Most cameras allow you to change the metering mode between usually three different settings. Spot metering allows you to meter off of a small circle of the frame centered on the selected focus point. Center weighted metering is exactly that, it meters off of a larger circle than spot metering in the center of the frame. The last on a Nikon is called Matrix Metering and Evaluative Metering on a Canon, where the camera tries to figure out a balance of light and dark areas in the scene and give it’s best guess as to the shutter speed and aperture for the current scene.
Now that you know how the camera meter works and what it is going to give you, there is another setting on your camera that allows you to change your exposure while still letting your camera take the meter readings and not having to think so much about the changes you have to do with Shutter or Aperture. Exposure Compensation tells the camera that you want to take what the camera reads the scene to be and add or subtract up to 5 stops, some cameras allow for more than others, but 3 to 5 stops is usually the range they let you set.
One example where you would use this that is very obvious is when taking a picture of a snowy scene. You know that the snow is white, but the camera wants to make it roughly 18% gray as we mentioned before. If you know you are shooting in these conditions, you can use exposure compensation to let your camera know you want the snow to be white by setting it to over expose by 1.3 to 2 stops and the camera will slow down the shutter or open the aperture some to make sure it allows that much more light hit the sensor from what it thinks the scene should be (18%)
As you can see, there are many tools and options on those tools to help you get the best picture you can for any given scene, but they are all just tools and will not do all of the work for you! Knowing them and how they work as well as how to control them and their settings will help you get the best information from them, but in the end it still comes down to you and your vision to make sure the image is exactly as you wish it to be when you press the shutter button.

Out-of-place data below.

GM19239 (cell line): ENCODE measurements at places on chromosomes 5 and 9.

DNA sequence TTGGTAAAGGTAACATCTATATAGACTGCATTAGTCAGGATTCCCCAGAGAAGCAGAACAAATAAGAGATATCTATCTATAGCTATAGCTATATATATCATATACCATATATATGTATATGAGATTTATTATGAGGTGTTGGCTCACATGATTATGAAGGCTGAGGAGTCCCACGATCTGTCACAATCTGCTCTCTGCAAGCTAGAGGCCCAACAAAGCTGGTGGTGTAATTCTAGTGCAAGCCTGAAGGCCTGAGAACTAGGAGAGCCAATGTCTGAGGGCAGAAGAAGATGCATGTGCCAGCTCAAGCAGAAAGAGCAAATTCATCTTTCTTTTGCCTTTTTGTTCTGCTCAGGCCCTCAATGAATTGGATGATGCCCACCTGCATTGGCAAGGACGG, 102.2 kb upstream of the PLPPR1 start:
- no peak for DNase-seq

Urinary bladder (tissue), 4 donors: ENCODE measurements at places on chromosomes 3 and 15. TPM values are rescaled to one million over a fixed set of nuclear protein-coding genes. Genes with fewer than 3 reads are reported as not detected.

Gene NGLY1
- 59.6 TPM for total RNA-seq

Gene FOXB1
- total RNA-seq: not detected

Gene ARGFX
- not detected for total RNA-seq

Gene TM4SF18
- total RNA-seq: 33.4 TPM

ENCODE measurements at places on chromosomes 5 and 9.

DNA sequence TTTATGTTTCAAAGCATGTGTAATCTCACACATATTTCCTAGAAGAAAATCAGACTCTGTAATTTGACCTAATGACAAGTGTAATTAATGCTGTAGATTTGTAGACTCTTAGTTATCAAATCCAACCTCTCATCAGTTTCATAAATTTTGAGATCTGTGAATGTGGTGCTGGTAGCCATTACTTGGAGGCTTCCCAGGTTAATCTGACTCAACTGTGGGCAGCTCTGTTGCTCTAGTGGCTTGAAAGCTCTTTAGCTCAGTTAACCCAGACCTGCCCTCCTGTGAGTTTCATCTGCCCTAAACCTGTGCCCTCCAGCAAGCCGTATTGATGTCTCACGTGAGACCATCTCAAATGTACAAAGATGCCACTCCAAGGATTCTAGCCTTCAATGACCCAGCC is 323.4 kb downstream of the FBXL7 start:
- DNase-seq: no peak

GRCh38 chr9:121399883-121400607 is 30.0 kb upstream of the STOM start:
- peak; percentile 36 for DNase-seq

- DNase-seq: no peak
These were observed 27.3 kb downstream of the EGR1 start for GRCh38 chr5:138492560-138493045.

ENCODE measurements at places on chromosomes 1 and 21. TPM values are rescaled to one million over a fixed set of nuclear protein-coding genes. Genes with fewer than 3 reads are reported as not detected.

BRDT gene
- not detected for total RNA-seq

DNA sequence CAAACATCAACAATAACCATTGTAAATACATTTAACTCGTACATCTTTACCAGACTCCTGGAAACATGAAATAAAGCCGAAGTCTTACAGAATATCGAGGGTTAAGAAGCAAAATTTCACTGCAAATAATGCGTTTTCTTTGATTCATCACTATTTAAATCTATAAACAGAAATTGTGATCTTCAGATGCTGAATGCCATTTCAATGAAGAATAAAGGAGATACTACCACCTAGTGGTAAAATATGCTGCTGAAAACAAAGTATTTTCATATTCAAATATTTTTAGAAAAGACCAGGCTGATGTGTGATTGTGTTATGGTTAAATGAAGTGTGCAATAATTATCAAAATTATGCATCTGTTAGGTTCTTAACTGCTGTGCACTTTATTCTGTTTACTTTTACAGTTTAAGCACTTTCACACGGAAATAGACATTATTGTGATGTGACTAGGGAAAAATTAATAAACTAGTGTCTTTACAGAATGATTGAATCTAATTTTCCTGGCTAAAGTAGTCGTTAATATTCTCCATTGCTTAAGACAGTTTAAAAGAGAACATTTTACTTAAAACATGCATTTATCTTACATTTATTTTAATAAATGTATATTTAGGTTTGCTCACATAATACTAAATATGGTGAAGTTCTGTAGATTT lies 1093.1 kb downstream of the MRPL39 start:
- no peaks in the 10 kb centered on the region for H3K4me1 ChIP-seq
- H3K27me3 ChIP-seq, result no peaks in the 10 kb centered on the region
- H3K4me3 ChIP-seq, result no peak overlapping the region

Chapter 8: White Balance
While Auto White Balance has gotten a lot better since it was introduced, it is still just guessing the best it can on what it can see in the scene (kind of like the light meter, it doesn’t have a brain either!). Choosing a preset closes to the situation you are currently in is usually the best, unless you can just not figure out which preset will be the best for your image. If you know exactly what temperature the light is that you are using (usually in a studio setting) then you should change the Kelvin Temperature to match in the custom white balance settings.
If you accidentally use a wrong white balance setting for your scene such as setting White Balance to Tungsten when you are shooting outside on a sunny day, your image is going to be very tinted. Sometimes it will be orange, or blue, sometimes green (in the case of Florescent lighting!). Once you see this you should try to choose a closer matching White Balance preset or put the setting to Auto and let the camera figure it out.
This is one of the settings that you can use in Auto all of the time if you would like as long as you are shooting in RAW. If you are shooting in RAW the White Balance isn’t actually applied directly to the image. The White Balance setting is saved in the RAW file and applied to the image in the editing software when you open the file. This way you can make changes to the white balance settings in the editing software without messing with the actual RAW data from the camera. If you are shooting JPG though the White Balance will be “baked” into the final file. You can still edit the colors of the JPG file in an image editor, but then those changes are “baked” into the new JPG file.
White balance can also be used to change the feeling of a photograph, warming it up or cooling it down by using a different preset or custom white balance that is a little off from what a perfect setting would be. For example sometimes you take an image during around noon, but the image seems to lack warmth, the quick fix for this is to change your white balance to shade which will warm up the image a little bit.
I have been working in photography in various aspects from wedding and portrait photography to model portfolio work and product photography for about 20 years. I am delighted to be able to help those who are new to photography or just want to get a refresher to catch any little tidbits of information that may help expand their knowledge of photography!